June 30, 2014 Leave a comment
Youngstown, Ohio. Washington, D.C. June 30. 1864
I have nominated you to be Secretary of the Treasury in place of Gov. Chase who has resigned. Please come without a moment’s delay. A. LINCOLN
The Civil War in Lincoln's Own Writings and Speeches
June 30, 2014 Leave a comment
Your resignation of the office of Secretary of the Treasury, sent me yesterday, is accepted. Of all I have said in commendation of your ability and fidelity, I have nothing to unsay; and yet you and I have reached a point of mutual embarrassment in our official relation which it seems can not be overcome, or longer sustained, consistently with the public service. Your Obt. Servt. A. LINCOLN
June 27, 2014 Leave a comment
Yours of the 25th. has just been handed me by the Secretary of the Navy. The tone of the letter, rather than any direct statement in it, impresses me as a complaint that Mr. Henderson should have been removed from office, and arrested; coupled with the single suggestion that he be restored, if he shall establish his innocence. I know absolutely nothing of the case except as follows—Monday last Mr. Welles came to me with the letter of dismissal already written, saying he thought proper to show it to me before sending it. I asked him the charges, which he stated in a general way. With as much emphasis as I could I said “Are you entirely certain of his guilt“ He answered that he was, to which I replied “Then send the letter.” Whether Mr. Henderson was a supporter of my second nomination I neither knew, or enquired, or even thought of. I shall be very glad indeed if he shall, as you anticipate, establish his innocence; or, to state it more strongly and properly, “if the government shall fail to establish his guilt.” I believe however, the man who made the affidavit was of as spotless reputation as Mr. Henderson, until he was arrested on what his friends insist was outrageously insufficient evidence. I know the entire city government of Washington, with many other respectable citizens, appealed to me in his behalf, as a greatly injured gentleman.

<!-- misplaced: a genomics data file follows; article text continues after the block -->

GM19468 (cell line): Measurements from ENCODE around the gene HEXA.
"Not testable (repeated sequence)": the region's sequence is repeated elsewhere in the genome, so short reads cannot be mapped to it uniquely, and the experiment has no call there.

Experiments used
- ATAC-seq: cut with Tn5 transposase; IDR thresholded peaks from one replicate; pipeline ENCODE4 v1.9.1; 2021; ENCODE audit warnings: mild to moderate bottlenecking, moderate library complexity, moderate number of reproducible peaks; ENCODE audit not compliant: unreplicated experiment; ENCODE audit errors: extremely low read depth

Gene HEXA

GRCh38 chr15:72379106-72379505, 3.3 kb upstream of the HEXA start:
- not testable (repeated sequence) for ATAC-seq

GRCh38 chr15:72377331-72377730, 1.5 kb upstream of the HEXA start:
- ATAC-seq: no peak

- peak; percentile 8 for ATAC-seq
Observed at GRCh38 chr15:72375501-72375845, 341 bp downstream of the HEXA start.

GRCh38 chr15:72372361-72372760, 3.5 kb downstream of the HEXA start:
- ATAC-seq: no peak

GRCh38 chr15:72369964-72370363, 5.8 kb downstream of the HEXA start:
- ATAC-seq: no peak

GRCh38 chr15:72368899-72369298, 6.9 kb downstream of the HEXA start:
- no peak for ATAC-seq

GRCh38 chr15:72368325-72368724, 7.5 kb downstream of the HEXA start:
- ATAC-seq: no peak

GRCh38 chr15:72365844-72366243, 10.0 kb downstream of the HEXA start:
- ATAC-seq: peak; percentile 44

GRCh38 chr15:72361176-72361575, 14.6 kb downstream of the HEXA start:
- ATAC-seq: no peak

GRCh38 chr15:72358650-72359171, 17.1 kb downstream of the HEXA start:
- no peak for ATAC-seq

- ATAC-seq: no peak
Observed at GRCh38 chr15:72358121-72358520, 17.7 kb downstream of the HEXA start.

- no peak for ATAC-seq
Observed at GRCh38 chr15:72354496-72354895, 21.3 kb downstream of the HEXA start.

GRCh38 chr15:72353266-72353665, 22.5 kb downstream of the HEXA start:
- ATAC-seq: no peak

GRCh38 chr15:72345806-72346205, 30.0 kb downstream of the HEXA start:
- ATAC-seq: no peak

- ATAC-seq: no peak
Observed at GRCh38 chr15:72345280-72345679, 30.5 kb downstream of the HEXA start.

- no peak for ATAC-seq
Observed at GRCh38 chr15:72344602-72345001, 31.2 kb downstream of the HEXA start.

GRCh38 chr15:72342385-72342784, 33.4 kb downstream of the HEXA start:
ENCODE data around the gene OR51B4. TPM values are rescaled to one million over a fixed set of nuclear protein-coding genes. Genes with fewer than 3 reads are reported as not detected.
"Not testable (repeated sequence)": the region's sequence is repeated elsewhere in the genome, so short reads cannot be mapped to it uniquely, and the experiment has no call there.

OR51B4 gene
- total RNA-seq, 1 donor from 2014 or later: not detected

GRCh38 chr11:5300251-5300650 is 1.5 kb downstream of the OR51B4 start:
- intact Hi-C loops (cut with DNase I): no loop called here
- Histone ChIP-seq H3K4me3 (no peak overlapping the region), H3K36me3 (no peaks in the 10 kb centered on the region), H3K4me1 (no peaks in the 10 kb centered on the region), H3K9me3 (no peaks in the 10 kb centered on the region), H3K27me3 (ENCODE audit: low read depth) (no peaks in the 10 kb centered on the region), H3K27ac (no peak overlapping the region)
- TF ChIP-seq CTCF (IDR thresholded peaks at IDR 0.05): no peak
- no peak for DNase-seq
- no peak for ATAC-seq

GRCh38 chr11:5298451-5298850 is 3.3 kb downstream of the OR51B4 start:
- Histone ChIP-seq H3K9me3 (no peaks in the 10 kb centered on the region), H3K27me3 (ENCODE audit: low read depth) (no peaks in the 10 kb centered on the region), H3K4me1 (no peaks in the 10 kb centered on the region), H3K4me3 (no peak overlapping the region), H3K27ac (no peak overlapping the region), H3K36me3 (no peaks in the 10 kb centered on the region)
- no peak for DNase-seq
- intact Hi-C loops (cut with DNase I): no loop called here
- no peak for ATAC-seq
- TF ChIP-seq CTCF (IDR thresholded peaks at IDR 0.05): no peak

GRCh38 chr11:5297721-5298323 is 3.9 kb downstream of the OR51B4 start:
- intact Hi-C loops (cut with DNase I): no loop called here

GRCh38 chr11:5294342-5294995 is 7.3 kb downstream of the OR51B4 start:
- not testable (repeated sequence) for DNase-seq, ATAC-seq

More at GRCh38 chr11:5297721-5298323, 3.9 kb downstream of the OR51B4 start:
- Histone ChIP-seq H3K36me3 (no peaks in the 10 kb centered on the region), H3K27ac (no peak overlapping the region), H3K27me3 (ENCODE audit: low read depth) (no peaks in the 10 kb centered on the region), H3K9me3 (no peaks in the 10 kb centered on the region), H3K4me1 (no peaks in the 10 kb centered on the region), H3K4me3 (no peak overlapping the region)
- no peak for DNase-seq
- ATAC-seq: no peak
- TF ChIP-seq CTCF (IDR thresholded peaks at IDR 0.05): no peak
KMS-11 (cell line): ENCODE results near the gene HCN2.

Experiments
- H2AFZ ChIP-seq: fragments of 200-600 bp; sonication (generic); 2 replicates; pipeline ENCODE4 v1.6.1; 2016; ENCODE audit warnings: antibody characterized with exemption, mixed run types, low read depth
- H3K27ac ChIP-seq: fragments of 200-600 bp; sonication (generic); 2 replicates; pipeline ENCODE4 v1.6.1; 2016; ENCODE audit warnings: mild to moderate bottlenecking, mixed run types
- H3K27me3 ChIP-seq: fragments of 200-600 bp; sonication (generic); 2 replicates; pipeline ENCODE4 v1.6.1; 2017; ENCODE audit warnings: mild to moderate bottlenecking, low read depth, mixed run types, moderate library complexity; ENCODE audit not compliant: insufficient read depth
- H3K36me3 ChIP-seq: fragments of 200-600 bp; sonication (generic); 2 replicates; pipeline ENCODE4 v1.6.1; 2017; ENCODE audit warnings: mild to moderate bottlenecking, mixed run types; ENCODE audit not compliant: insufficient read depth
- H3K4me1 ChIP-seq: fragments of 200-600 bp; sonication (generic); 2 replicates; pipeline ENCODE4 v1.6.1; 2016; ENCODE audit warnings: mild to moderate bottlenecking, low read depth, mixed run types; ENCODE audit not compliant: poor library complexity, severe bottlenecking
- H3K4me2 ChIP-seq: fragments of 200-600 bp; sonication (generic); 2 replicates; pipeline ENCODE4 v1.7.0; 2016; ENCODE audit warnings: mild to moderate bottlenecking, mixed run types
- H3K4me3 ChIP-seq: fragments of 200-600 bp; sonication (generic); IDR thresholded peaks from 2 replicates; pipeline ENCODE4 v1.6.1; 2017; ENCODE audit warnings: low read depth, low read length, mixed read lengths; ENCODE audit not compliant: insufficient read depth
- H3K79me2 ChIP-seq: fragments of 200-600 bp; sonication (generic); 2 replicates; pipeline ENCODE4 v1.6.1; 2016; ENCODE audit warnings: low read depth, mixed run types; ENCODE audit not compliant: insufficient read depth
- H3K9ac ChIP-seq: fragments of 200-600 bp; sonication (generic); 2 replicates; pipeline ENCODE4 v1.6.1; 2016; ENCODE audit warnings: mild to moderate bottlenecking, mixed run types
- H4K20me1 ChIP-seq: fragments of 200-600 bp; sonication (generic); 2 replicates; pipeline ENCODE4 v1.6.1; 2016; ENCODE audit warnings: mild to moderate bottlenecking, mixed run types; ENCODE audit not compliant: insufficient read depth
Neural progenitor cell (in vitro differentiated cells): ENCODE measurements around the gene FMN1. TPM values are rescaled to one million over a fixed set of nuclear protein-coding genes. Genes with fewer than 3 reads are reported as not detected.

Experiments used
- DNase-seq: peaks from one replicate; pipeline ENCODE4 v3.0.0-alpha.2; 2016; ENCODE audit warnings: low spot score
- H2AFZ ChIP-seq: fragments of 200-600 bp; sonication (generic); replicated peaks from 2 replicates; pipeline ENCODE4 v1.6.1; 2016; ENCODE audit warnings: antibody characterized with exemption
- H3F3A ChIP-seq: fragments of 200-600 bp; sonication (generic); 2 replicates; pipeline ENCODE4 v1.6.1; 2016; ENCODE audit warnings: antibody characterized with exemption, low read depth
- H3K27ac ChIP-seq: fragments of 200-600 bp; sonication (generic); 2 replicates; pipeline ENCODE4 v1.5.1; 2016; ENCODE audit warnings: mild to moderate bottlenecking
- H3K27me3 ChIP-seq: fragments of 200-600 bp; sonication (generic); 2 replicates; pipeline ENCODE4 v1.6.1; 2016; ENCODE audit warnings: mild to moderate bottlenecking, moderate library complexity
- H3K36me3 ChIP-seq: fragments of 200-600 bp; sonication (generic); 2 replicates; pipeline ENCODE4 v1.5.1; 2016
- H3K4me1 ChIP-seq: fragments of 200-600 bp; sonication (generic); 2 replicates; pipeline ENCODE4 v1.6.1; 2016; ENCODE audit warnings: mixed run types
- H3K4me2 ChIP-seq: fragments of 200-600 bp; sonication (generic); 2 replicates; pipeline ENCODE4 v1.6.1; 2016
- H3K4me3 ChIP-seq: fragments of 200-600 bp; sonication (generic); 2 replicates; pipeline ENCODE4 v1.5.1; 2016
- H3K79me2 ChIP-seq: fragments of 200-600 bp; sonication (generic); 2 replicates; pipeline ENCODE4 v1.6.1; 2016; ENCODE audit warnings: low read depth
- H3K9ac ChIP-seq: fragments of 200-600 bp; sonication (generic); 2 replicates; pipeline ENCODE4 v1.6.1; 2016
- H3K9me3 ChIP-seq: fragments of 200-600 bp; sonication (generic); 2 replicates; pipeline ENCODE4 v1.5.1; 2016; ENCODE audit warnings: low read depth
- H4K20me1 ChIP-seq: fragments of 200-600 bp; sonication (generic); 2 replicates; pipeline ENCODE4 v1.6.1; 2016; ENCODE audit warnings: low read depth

While the subject is up may I ask whether the Evening Post has not assailed me for supposed too lenient dealing with persons charged of fraud & crime? and that in cases of which the Post could know but little of the facts? I shall certainly deal as leniently with Mr. Henderson as I have felt it my duty to deal with others, notwithstanding any newspaper assaults. Your Obt. Servt.
June 27, 2014 Leave a comment
Hon. William Dennison & others, a Committee of the National Union Convention.
Gentlemen: Your letter of the 14th. Inst. formally notifying me that I have been nominated by the convention you represent for the Presidency of the United States for four years from the fourth of March next has been received. The nomination is gratefully accepted, as the resolutions of the convention, called the platform, are heartily approved.